What is God Like?
Have you ever wondered what God is really like? Is it even possible for us to truly know? The answer to the latter question is a definite yes! And, the place where we can access the necessary information to tell us is the Bible. The Bible is the word of God and itself a revelation from Him that both informs us as to who He is and what He is like. In the Old Testament we read of the amazing and real encounters certain
individuals had with God when He made Himself known to them in some particular way and place. These historical narratives have so much to teach us about what God is like. However, it is the New Testament that brings to us the fullness of the revelation of God through His Son, the Lord Jesus Christ, who was in this world as man, yet still possessing all the attributes of His deity. Whatever He did and said, it was God doing and speaking. Wherever He went God was there.
Now before proceeding further, it is important to understand that the question does not ask: 'What does God look like?' We are not thinking about physical form, shape or likeness when it comes to God because He is Spirit (John 4:24), invisible (1 Tim 1:17) and dwells in light unapproachable (1 Tim 6:16). However, this does not mean that there is no physical or visible aspect to a revelation of God for clearly there is. Take for example the occasion when He appeared to Moses in the burning bush, in itself a common enough sight, but the uniqueness of what Moses saw was in the fact that bush burned yet was not consumed by the flames; it remained intact (Ex 3:1-5). Also, consider Israel at Mt Sinai where they saw the mountain literally ablaze with the glory of God and the smoke ascending like the smoke of a furnace because He had descended upon it (Ex 19:18). Or think of Elijah on Mt Carmel who called upon the God 'who answers by fire' (1 Kings 18:24) and saw His answer, along with all present on the occasion, when 'the fire of the Lord fell and consumed the burnt sacrifice, and the wood and the stones and the dust, and it licked up the water that was in the trench (1 Kings 18:38). In these, and all the manifestations of God recorded in the Old Testament the reality of His presence was experienced, but no physical likeness to that of a man or any other creature was seen or described. And, just in case someone is wondering, because the Lord and two angels visited Abraham on the plains of Mamre in the form of men (Gen 18:1-2) does not mean or indicate that the Lord is, or looks like a man. That was both a temporary and special visit to earth at the human level for the specific purpose of confirming the sin of Sodom and Gomorrah before the Lord judged them (Gen 18:20-21).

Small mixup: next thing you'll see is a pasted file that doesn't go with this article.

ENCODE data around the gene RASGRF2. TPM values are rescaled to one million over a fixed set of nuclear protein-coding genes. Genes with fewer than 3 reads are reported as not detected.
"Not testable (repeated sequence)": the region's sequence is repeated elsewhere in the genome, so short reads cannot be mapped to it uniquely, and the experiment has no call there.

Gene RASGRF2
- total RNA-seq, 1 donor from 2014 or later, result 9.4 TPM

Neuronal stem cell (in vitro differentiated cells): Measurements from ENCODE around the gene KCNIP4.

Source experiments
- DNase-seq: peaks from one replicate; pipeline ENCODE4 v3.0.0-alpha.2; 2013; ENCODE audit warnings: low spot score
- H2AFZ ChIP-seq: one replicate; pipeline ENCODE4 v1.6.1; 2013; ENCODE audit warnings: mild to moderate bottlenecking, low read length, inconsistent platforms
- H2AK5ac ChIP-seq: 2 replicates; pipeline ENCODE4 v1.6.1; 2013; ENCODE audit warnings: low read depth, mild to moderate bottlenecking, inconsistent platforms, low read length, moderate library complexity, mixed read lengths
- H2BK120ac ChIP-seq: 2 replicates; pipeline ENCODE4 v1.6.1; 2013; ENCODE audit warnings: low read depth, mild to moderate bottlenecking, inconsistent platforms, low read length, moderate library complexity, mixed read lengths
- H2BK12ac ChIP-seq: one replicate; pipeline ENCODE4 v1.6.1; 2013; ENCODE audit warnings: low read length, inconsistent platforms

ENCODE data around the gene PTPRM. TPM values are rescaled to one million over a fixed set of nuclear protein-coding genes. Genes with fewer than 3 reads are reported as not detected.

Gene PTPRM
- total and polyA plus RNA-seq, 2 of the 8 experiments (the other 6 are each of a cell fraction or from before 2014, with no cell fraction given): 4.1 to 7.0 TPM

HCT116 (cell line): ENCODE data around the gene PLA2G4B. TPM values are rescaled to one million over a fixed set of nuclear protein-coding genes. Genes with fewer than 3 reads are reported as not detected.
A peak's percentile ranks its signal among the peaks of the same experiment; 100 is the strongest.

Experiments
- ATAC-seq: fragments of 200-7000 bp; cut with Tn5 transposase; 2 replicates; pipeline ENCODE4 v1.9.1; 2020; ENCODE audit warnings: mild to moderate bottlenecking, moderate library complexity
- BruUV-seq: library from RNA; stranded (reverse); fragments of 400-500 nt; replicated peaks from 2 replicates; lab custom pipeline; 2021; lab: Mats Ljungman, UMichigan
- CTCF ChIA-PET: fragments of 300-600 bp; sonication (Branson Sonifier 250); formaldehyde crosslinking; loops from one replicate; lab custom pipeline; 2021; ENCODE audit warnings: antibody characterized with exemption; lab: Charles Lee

With this in mind, it's important to realize that in asking this question: 'What is God like?' we are thinking in terms of His nature, glory and attributes; what are His unique characteristics and essential qualities? Think of it this way. On the human level a person is not merely defined and valued only on the basis of how they look physically or what they are like in body. No, it is a person's character and the qualities they possess that makes them who they are. In other words, the way an individual thinks, acts and relates to others defines what is called, personality. So we want, as far as it is possible, to learn something about God's 'personality'. The word personality however, does seem somewhat inadequate with reference to God. It almost feels as if we are limiting the divine and infinite, yet in order to gain some understanding of Him we have to use and think with terms that make sense to us.
Moses made a specific request to the Lord before ascending Mt Sinai to meet with Him for a second time with two tablets of stone upon which God was going to write again the Ten Commandments of the law (Ex 34:1) since the first set had been broken by Moses at the foot of the mountain when reacted to the sin of Israel over the golden calf (Ex 32:19). He asked the Lord: "Show me Thy glory?" (Ex 33:18). To which the Lord replied: “You cannot see My face; for no man shall see Me, and live” (Ex 33:20). Then the Lord promised him this:
“Here is a place by Me, and you shall stand on the rock. So it shall be, while My glory passes by, that I will put you in the cleft of the rock, and will cover you with My hand while I pass by. Then I will take away My hand, and you shall see My back; but My face shall not be seen” (Ex 33:21-23).